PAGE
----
Cuadrilla to Pay Households near Fracking Sites
UK shale gas firm Cuadrilla will begin making the country’s first-ever payments to a £100,000 community benefit fund for households near its fracking sites. The company said 29 households within a 1 km radius of the second well it is drilling between Blackpool and Preston in Lancashire will receive £2,070 each.
Residents of an additional 259 properties who live 1-1.5 km away from the site will be eligible for a £150 payment. Some of the beneficiaries have opted to receive the payout directly rather than through a community fund, Cuadrilla said. The community benefit the company is offering is reportedly higher than the industry’s agreed standard of £100,000 per site.
As its shale gas operations continue to progress in Lancashire, Cuadrilla’s CEO, Francis Egan, said nearly 300 households will directly benefit from the company’s community payments, which are separate from the national government’s pledge to pay up to £10,000 per household whenever commercial production begins.
By its own account, Cuadrilla, which is currently drilling the first of two wells it has permits for at Preston New Road, has spent £4.7 million on shale gas exploration in the UK to date. The company said it expects to begin fracking at the end of this year or in early 2018.
Another potential fracker, Third Energy, which plans to begin drilling a well near Kirby Misperton in North Yorkshire as soon as it receives its government license, has announced that local groups and charities will soon be able to bid for a share of a £100,000 community fund it is backing.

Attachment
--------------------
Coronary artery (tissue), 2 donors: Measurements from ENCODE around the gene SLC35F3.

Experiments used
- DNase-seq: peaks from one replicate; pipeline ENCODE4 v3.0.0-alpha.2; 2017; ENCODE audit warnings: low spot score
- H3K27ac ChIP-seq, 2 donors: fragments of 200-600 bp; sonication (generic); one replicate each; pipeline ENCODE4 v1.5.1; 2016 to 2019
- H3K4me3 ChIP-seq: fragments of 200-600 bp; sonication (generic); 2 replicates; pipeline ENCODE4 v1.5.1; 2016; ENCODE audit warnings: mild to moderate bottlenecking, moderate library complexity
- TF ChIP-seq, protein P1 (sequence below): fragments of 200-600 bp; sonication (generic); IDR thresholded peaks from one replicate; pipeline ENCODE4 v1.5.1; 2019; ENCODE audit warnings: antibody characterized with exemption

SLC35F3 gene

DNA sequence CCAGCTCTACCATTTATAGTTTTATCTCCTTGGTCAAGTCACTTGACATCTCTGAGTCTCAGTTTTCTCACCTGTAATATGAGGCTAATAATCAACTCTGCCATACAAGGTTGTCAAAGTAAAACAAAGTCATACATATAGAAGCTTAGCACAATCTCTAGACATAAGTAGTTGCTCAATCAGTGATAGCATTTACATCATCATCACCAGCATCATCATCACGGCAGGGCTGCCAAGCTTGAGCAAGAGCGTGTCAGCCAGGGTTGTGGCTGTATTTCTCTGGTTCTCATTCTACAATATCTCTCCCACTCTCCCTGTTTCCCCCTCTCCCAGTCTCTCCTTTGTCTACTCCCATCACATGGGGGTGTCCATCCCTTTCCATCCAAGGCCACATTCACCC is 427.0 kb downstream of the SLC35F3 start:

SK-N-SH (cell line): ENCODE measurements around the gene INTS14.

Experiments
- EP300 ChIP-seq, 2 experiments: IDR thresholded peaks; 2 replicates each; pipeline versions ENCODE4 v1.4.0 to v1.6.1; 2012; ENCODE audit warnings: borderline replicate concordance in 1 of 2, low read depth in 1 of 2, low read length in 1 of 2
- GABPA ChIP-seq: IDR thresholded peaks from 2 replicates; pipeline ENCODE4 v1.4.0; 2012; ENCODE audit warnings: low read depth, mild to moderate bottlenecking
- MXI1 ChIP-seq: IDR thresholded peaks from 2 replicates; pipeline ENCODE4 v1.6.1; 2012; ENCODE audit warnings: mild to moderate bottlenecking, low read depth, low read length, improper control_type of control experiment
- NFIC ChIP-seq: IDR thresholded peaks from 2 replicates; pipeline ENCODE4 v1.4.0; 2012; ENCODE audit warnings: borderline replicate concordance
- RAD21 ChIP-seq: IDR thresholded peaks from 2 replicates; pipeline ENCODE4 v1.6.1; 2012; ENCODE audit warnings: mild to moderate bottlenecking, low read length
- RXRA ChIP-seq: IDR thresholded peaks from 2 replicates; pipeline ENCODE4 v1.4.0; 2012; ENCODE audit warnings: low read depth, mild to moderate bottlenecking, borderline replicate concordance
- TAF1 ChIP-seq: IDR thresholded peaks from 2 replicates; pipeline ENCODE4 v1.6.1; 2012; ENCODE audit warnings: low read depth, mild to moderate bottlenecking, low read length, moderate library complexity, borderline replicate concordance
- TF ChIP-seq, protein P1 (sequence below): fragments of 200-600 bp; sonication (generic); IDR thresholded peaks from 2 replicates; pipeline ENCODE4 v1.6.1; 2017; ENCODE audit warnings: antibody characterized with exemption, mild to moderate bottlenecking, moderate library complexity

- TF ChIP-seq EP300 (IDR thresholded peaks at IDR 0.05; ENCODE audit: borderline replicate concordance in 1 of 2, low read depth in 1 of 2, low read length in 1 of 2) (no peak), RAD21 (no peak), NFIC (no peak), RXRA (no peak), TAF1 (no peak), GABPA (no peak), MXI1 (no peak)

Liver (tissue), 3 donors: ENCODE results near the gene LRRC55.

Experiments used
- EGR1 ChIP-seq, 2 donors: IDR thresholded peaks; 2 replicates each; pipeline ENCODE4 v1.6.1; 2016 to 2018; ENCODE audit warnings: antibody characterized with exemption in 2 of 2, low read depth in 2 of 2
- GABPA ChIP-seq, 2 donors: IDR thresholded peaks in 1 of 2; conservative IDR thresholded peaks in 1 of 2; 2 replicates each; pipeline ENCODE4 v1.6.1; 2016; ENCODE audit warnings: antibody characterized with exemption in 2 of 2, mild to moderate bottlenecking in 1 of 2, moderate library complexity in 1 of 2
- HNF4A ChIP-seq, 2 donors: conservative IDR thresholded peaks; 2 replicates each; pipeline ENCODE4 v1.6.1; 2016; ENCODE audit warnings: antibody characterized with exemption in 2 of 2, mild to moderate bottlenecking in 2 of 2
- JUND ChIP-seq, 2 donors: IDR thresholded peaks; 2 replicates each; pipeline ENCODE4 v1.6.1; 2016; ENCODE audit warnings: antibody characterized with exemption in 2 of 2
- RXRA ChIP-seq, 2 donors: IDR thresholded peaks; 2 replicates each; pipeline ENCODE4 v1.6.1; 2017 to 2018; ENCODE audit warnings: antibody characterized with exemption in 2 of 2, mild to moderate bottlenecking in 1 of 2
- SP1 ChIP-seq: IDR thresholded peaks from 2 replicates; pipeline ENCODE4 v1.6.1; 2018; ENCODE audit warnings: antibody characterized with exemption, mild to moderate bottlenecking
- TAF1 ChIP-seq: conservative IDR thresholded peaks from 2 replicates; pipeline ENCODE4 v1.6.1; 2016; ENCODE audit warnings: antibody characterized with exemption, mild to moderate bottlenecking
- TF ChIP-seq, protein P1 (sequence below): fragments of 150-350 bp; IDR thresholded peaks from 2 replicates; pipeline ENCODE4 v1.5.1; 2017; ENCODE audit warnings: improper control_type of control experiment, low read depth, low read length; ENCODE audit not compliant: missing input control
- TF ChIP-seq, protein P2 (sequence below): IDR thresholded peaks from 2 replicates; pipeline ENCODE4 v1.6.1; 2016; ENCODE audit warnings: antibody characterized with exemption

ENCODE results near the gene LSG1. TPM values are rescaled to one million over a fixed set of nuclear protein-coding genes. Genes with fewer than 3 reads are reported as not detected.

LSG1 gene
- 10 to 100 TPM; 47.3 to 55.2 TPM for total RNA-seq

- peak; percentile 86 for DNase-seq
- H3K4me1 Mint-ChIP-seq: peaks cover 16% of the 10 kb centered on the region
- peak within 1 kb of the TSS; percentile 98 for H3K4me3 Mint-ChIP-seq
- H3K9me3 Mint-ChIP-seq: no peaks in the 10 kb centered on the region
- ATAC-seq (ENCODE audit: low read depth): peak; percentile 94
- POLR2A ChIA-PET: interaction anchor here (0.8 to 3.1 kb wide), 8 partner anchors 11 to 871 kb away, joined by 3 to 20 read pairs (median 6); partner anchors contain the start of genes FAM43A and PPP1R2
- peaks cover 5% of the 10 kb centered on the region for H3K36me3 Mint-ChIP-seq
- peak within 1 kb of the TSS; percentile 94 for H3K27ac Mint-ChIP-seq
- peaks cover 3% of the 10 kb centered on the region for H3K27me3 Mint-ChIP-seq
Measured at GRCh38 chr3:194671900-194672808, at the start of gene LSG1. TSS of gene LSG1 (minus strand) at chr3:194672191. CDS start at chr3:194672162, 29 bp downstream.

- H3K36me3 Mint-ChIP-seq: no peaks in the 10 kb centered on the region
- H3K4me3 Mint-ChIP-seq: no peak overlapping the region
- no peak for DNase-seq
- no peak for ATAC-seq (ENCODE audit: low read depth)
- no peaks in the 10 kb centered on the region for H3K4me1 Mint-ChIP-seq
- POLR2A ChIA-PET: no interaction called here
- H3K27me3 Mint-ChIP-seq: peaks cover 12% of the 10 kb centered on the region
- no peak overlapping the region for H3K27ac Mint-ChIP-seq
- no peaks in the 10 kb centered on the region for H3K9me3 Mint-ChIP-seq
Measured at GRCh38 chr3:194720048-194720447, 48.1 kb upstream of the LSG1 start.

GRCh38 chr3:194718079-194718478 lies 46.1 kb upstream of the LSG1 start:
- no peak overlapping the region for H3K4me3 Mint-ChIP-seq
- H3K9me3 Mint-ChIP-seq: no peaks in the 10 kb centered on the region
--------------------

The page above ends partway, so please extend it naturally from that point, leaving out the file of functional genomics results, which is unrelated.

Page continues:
Like Ineos, which has its holding’s headquarters in Switzerland, the two UK-based firms continue to face strong local opposition. Ineos cited protests at Cuadrilla’s sites as justification for seeking an injunction prohibiting “unlawful acts” by protestors at its shale gas exploration sites.
After two reviews in the UK’S High Court, the injunction will remain in place until a judge makes a final decision, at an undetermined date.
Anti-fracking activists have criticized what they describe as the injunction’s “draconian” penalties. Slow walking in front of vehicles to delay deliveries to an exploration site, for example, carries a £1,000 fine. The maximum penalty for contempt of court in a shale protest is two years in prison.
Ineos also has proposed payouts to households near fracking sites if and when its activities progress beyond geological surveys. Although it holds the greatest number of UK exploration licenses, the group has yet does not hold a single fracking permit.
Some residents of households that would benefit from Cuadrilla’s offer have refused to accept the money. John Tootill, owner of a tree nursery within 1 km of the site, is quoted in the UK press as calling the payments “blood money,” as “no amount of money can compensate for somebody’s health being affected.”
Keith Taylor, a member of Parliament for the Green party party, has called the Cuadrilla proposals “immoral and tantamount to bribery”. With Britain and the world are on course to miss climate targets, he said ”kickbacks won’t keep catastrophic climate change at bay.”